Patricia Monaghan writes that Uzame was “ancient Japan’s shaman Goddess…who lured the sun Goddess Amaterasu from the cave where She’d hidden.  She did so by a merry mockery of shamanic ritual.  Tying Her sleeves above Her elbows with moss cords and fastening bells around Her wrists, She danced on an overturned tub before the heavenly Sky-Rock-Cave.  Tapping out a rhythm with Her feet, She exposed Her breasts and then Her genitals in the direction of the sun.  So comic did She make this striptease that the myriad gods and Goddesses began to clap and laugh – an uproar that finally brought the curious sun back to warm the earth.

Shaman women who followed Uzume were called miko in ancient Japan.  First queens like Himiko, later they were princesses and even later, common-born women.  Some Japanese women today, especially those called noro and yuta in Okinawa and the surrounding islands, still practice shamanic divination” (p. 305).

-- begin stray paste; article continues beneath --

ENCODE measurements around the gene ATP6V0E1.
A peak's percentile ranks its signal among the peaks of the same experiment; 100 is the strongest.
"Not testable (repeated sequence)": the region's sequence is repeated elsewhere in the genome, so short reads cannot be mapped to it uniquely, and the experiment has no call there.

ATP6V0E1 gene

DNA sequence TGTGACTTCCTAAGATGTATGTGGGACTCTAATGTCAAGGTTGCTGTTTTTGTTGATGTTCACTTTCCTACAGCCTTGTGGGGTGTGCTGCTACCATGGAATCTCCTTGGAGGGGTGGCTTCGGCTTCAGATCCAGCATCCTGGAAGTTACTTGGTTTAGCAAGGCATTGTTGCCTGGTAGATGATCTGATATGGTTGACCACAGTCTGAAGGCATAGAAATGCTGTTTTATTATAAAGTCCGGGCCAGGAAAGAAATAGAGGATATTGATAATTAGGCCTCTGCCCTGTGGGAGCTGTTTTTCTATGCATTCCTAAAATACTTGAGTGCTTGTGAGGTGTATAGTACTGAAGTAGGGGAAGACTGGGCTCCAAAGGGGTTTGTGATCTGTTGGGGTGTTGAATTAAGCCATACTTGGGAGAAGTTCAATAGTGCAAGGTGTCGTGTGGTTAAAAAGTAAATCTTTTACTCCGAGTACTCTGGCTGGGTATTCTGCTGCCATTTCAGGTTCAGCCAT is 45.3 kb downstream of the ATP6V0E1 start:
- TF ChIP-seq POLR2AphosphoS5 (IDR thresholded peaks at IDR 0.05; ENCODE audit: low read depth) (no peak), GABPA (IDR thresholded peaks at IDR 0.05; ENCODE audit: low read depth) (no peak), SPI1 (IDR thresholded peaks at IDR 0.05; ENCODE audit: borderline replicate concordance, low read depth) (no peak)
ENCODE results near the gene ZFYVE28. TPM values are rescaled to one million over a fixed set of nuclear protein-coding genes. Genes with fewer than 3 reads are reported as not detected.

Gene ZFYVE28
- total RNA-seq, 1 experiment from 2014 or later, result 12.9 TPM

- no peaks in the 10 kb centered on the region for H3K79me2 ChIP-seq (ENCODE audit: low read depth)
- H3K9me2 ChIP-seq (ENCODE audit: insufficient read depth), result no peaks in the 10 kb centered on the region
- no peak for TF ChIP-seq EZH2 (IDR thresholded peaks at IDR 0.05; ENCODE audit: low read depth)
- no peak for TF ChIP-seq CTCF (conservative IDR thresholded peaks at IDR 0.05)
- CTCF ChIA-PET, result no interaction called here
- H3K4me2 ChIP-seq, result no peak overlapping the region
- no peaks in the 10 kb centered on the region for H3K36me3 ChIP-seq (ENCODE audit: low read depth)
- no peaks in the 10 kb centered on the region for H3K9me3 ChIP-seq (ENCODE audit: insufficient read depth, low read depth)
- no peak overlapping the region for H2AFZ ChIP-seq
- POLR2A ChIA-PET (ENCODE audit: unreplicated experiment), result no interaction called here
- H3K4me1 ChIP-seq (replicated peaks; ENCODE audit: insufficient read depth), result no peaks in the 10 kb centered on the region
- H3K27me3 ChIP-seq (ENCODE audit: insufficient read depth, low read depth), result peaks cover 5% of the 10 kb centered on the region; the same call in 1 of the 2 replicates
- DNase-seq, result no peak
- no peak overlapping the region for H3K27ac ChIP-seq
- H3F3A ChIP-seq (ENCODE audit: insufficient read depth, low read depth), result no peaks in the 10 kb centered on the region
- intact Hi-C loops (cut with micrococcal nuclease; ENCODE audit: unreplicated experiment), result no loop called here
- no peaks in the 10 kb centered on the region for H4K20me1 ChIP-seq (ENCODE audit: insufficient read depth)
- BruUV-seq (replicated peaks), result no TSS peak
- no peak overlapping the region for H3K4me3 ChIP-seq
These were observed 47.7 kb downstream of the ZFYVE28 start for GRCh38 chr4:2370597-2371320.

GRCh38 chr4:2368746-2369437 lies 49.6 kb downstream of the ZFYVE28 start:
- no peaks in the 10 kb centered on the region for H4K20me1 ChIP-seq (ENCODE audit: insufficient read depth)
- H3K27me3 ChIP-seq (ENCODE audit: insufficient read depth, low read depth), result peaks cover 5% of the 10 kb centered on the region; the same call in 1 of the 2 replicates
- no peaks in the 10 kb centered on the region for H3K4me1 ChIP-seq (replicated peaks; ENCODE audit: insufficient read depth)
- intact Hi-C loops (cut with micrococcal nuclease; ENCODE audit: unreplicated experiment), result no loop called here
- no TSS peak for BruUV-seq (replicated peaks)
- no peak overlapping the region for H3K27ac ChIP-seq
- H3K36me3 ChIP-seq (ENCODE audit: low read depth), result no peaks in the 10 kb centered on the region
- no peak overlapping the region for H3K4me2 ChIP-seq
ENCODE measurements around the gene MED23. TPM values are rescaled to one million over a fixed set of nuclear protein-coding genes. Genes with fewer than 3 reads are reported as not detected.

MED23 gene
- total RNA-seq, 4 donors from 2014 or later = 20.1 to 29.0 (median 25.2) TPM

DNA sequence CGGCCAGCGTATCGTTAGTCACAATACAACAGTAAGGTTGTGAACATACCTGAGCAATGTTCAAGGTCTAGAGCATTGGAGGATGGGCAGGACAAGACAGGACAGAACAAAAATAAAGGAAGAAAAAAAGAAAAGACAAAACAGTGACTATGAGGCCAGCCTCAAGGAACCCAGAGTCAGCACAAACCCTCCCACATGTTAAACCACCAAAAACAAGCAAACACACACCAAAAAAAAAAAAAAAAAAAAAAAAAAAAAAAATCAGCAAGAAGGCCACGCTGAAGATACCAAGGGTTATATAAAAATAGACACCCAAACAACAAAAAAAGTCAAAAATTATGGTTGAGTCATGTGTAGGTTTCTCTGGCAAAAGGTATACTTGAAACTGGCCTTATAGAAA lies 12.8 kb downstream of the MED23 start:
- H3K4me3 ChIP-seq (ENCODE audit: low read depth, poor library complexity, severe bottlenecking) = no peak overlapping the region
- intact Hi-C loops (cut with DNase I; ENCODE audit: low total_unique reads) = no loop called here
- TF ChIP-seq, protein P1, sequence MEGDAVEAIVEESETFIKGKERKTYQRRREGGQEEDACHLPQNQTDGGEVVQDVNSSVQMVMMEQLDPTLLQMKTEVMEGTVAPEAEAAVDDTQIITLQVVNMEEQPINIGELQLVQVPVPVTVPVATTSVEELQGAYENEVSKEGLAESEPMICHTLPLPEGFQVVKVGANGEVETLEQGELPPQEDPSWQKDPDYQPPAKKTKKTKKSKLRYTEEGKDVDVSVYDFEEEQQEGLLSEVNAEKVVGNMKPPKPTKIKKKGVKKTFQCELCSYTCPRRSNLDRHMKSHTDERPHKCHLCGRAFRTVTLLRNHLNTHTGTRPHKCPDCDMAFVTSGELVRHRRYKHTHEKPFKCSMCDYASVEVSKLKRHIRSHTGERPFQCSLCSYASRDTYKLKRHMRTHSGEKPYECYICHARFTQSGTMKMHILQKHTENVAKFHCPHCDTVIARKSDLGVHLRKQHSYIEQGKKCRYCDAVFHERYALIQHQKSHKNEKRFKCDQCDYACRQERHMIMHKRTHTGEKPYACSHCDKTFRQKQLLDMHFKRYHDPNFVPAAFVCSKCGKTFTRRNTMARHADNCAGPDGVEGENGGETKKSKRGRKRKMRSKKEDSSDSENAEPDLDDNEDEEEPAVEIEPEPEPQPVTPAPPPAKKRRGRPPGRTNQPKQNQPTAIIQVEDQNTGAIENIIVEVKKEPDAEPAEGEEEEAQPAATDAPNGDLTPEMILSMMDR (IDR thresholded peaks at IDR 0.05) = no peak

“Ame-no-Uzume-no-Mikoto is still worshiped today as a Shinto kami, spirits indigenous to Japan.  She is also known as Ame-no-Uzume-no-Mikoto, The Great Persuader, and The Heavenly Alarming Female.  She is depicted in kyōgen farce as Okame, a woman who revels in her sensuality.” [2]

“The dances of Uzume (Ama-no-uzume) are found in folk rites, such as the one to wake the dead, the Kagura (dance-mime), and another one which symbolizes the planting of seeds.” [3]

 

 

 

Sources:

Lindemans, Micha F. Pantheon.org, “Uzume“.

Monaghan, Patricia. The New Book of Goddesses and Heroines, “Uzume”.

Wikipedia, “Ame-no-Uzume-no-Mikoto“.

 

 

Suggested Links:

Agaliha. Mysticwicks.com, “Ama-no-Uzume“.

Ampontan. Ampontan.wordpress.com, “Yuta: The Japanese Shamans“.